Steven Smith is the last baton-wielder standing.
Reached by phone in New Mexico — for the past 11 seasons he's directed the Santa Fe Symphony and Chorus — Smith is enthusiastic about creating musical programs that balance the fresh and the familiar.
“Some of the audience would be happy to hear the same work repeatedly year after year,” he says. “Others get bored, and would rather hear new pieces. We are always trying to serve the audience in as many ways as we can, both by presenting the great warhorses, which are warhorses after all because they are great pieces and ought to be played, and programming them with works people don't know as well.”
Smith's affinity for new music is more than rhetorical; he's music director for the Cleveland Chamber Symphony, a Grammy Award-winning ensemble specializing in contemporary pieces. An award-winning composer whose recent work is written for acoustic chamber and choral groups, Smith retains his early interest in the potential of cutting edge computer and electronic approaches.
“Finding a way to fuse the excitement of new technologies, which seem to be coming out every week, represents a huge opportunity in the future of music,” he says. “I have decided over the past few years that the way we use the word ‘classical' is archaic. … There are so many kinds of music going on today, and such an overlap between what used to be strictly proscribed genres, that it has become impossible to call something purely classical or purely jazz or purely pop. There is so much cross-fertilization that today I prefer to think of it as simply orchestral music, and that encompasses a wide variety of possibilities.”
Innovative ways of presenting music don't require modern gadgetry. Sometimes it's as simple as programming an evening so that the work of one composer illuminates another, as Smith did in his final try-out that contrasted Shostakovich's Fifth Symphony with Beethoven's “Emperor” Concerto. “There is something very compelling about their musical approach, particularly the rhythmic development … that creates an overall sense of structure, and a great sense of energy that helps tell a story,” he says.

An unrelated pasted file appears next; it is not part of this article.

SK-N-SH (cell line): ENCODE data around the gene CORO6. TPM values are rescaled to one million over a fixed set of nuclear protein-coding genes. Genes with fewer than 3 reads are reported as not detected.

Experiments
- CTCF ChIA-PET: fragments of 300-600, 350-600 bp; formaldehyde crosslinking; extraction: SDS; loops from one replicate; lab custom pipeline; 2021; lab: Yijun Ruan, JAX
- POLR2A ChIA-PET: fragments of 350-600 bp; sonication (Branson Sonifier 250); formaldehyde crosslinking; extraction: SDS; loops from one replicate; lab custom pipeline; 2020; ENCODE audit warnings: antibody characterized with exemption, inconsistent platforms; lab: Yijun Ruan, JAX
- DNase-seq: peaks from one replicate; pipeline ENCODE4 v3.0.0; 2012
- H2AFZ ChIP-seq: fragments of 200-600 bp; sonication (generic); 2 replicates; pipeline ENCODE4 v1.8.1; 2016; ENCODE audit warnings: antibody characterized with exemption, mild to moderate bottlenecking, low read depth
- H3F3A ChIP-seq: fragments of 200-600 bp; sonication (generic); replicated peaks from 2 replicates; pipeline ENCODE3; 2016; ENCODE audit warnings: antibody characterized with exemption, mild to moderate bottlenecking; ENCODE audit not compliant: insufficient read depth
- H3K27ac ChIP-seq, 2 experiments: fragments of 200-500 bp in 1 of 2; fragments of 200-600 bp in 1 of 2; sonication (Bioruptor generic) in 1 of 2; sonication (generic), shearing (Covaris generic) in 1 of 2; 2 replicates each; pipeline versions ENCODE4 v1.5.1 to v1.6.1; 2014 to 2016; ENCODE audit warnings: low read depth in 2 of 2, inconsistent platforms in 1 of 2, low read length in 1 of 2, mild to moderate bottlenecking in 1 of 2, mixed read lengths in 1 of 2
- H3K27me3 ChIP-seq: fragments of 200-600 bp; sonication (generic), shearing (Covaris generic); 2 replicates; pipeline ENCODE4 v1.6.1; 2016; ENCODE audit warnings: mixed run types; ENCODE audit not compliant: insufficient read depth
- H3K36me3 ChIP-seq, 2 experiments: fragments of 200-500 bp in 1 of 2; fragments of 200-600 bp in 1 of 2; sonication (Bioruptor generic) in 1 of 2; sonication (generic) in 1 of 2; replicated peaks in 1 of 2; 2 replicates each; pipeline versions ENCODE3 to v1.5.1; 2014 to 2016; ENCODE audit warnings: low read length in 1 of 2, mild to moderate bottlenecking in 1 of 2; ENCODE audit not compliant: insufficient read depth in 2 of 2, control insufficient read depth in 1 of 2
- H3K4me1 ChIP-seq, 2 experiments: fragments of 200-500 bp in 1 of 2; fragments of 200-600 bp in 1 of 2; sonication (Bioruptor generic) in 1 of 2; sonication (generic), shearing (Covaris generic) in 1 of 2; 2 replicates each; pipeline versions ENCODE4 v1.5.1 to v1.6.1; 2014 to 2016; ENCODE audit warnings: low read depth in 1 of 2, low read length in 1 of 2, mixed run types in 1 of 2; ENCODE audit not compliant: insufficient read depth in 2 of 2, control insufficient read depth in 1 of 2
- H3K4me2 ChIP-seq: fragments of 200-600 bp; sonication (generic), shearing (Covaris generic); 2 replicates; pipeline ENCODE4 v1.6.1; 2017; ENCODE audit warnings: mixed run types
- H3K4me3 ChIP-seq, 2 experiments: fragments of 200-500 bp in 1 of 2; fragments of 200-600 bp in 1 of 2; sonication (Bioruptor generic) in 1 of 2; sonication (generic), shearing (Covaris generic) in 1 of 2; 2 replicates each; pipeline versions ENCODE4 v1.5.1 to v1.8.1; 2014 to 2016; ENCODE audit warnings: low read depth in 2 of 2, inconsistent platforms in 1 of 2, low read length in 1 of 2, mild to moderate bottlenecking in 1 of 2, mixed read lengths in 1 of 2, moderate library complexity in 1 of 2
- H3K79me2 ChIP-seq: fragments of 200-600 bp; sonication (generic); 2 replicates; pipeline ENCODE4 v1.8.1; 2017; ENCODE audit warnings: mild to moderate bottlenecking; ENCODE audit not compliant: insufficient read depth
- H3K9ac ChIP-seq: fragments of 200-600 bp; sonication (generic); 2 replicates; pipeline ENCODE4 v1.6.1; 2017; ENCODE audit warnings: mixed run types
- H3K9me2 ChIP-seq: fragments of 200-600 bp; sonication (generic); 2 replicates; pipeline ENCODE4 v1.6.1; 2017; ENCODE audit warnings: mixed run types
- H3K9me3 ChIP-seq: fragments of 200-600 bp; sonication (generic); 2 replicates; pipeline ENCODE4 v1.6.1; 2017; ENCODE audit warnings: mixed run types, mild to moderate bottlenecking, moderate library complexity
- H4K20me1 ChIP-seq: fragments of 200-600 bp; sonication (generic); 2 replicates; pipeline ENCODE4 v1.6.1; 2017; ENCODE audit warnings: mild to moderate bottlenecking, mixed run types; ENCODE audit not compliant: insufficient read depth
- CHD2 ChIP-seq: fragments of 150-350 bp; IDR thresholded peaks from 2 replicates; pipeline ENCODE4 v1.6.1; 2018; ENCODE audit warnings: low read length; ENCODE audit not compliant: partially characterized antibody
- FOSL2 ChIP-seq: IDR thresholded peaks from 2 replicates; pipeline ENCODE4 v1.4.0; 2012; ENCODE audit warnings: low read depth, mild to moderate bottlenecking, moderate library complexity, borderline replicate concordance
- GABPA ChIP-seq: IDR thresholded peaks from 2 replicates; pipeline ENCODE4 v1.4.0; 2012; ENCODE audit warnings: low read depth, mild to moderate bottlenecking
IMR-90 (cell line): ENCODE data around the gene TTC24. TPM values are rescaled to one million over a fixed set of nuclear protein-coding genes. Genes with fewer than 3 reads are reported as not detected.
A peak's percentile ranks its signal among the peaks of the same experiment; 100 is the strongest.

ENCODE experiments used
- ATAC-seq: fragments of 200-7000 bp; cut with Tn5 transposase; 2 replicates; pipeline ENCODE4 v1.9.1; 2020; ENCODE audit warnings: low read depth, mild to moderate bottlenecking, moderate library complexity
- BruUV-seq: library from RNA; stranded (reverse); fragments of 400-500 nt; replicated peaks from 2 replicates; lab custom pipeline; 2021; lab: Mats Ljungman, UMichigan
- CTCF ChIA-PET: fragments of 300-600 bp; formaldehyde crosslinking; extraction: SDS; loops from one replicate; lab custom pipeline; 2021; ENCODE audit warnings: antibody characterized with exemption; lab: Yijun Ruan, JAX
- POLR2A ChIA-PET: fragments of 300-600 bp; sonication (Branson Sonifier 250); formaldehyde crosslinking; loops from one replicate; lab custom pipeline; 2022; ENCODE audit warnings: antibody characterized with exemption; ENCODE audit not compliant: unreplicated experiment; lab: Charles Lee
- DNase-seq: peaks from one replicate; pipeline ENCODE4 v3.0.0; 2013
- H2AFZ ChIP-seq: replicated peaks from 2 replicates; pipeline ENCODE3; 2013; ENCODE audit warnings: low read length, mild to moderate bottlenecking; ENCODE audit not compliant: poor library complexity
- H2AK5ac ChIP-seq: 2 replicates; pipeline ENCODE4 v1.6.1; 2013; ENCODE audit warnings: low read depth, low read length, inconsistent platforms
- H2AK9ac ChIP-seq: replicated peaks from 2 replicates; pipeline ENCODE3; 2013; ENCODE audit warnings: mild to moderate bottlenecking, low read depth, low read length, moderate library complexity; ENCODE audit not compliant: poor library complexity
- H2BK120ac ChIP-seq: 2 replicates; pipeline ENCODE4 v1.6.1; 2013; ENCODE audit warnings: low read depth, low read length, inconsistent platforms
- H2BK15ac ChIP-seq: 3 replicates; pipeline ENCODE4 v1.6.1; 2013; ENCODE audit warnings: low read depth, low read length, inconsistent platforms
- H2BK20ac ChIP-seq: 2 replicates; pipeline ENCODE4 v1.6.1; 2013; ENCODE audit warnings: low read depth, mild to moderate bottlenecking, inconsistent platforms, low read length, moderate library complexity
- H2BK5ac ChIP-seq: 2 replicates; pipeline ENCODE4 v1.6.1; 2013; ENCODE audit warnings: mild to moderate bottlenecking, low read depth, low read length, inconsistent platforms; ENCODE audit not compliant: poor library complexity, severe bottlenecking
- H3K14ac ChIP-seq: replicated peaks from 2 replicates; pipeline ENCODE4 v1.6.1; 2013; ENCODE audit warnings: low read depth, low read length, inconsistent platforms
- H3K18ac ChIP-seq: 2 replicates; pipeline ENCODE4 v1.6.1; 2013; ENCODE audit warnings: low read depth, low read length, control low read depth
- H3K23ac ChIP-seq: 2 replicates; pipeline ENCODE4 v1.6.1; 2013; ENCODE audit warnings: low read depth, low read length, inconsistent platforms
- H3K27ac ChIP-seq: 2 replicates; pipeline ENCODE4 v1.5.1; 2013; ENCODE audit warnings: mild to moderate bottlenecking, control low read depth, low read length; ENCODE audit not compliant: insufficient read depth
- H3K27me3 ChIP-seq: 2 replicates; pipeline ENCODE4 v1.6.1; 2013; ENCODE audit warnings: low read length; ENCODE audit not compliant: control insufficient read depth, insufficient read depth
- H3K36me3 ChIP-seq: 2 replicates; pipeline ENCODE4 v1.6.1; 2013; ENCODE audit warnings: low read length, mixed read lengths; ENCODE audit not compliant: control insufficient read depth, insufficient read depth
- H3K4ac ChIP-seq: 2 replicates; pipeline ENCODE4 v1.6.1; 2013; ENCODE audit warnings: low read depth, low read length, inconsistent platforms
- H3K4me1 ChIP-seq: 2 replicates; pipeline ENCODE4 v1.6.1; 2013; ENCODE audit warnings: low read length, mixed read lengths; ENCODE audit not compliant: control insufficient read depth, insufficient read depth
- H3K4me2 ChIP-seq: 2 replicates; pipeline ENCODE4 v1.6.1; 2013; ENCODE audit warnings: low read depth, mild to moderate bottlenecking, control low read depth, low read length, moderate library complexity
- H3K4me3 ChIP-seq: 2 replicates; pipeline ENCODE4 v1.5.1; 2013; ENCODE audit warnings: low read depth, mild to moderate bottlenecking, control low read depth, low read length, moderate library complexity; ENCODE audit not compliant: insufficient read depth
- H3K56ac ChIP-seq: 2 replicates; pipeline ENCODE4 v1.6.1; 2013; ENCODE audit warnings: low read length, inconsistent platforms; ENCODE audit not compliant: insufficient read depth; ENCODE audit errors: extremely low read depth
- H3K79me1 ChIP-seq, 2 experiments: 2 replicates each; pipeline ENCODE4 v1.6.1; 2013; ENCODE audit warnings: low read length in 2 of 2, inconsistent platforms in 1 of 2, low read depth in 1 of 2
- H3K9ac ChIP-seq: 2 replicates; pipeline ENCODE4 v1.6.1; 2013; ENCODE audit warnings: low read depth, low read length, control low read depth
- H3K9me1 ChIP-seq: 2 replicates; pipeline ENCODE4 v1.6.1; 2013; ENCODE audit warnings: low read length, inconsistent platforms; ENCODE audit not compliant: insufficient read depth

His love of the music is evident when he discusses the parallels of the two composers' careers, from early assimilation of influences through a rich, mature middle period to late works touched by austerity and introspection. While the conversation ranges over a variety of composers — Smith is particularly fond of Berlioz — it's obvious that he connects to them not as historical treasures but as vibrant, immediate personalities.
“These pieces sound like they could have been written yesterday,” Smith says. “They are so imaginative and modern … whatever ‘modern' means. They transcend time and place, but they are also very specifically connected. The wonderful thing about music is that it can be so many things all at once.”
Smith hopes to enhance the musical presentation by bringing in guest lecturers, or pairing the great dramatic pieces — Mendelssohn's incidental music for Shakespeare's “A Midsummer Night's Dream,” for example, or Grieg's score for Ibsen's “Peer Gynt” — with performances of the plays. He's also interested in taking the orchestra into new environmental contexts.
“Richmond has such a rich architectural history, it would be interesting to pursue performances in alternative spaces,” Smith says. What he doesn't think will work is simply mashing the arts together. “I don't like the idea of showing pretty pictures while we play,” Smith says. “For me it detracts from both. I would be more inclined to pursue a unique project that would unite a composer and a video or visual artist in some way that could create a new work where the elements are meant to be part of a simultaneous experience.”
In the end the objective is to draw new listeners, not so much to be relevant as to communicate relevance to a potential audience increasingly plugged into ever-more convenient, isolating alternatives. “We are competing with that,” Smith says. “But what we offer is a great human experience, and a shared communal, emotional bond that is unique to live performance. It's not about us playing for them. It's about sharing the music together.”
Richmond's resources, including its education and community-engagement potential, seem to open a wealth of possibilities, but central to Smith's nascent plans is the Richmond Symphony itself. “The musicians that make it up are extraordinary,” he says. “I've done three concerts in the course of the search, each very different, each very rewarding. I've loved working with this group of musicians, and I am looking forward to developing the kind of relationship one has on a month-to-month, day-to-day basis.”
It's never too late to learn a language, Smith insists, especially one with so much to say, like orchestral music. He says there are great possibilities. “I know that it is a relatively small percentage of the population that has any interest in classical music,” Smith says. “Still, I am convinced that music has the capability of speaking to many more people than we do at the moment.”
Steven Smith's inaugural concert as music director of the Richmond Symphony, “An Evening with Gil Shaham,” is Saturday, April 24, at Richmond CenterStage. Tickets cost $27-$77. Information at richmondsymphony.com.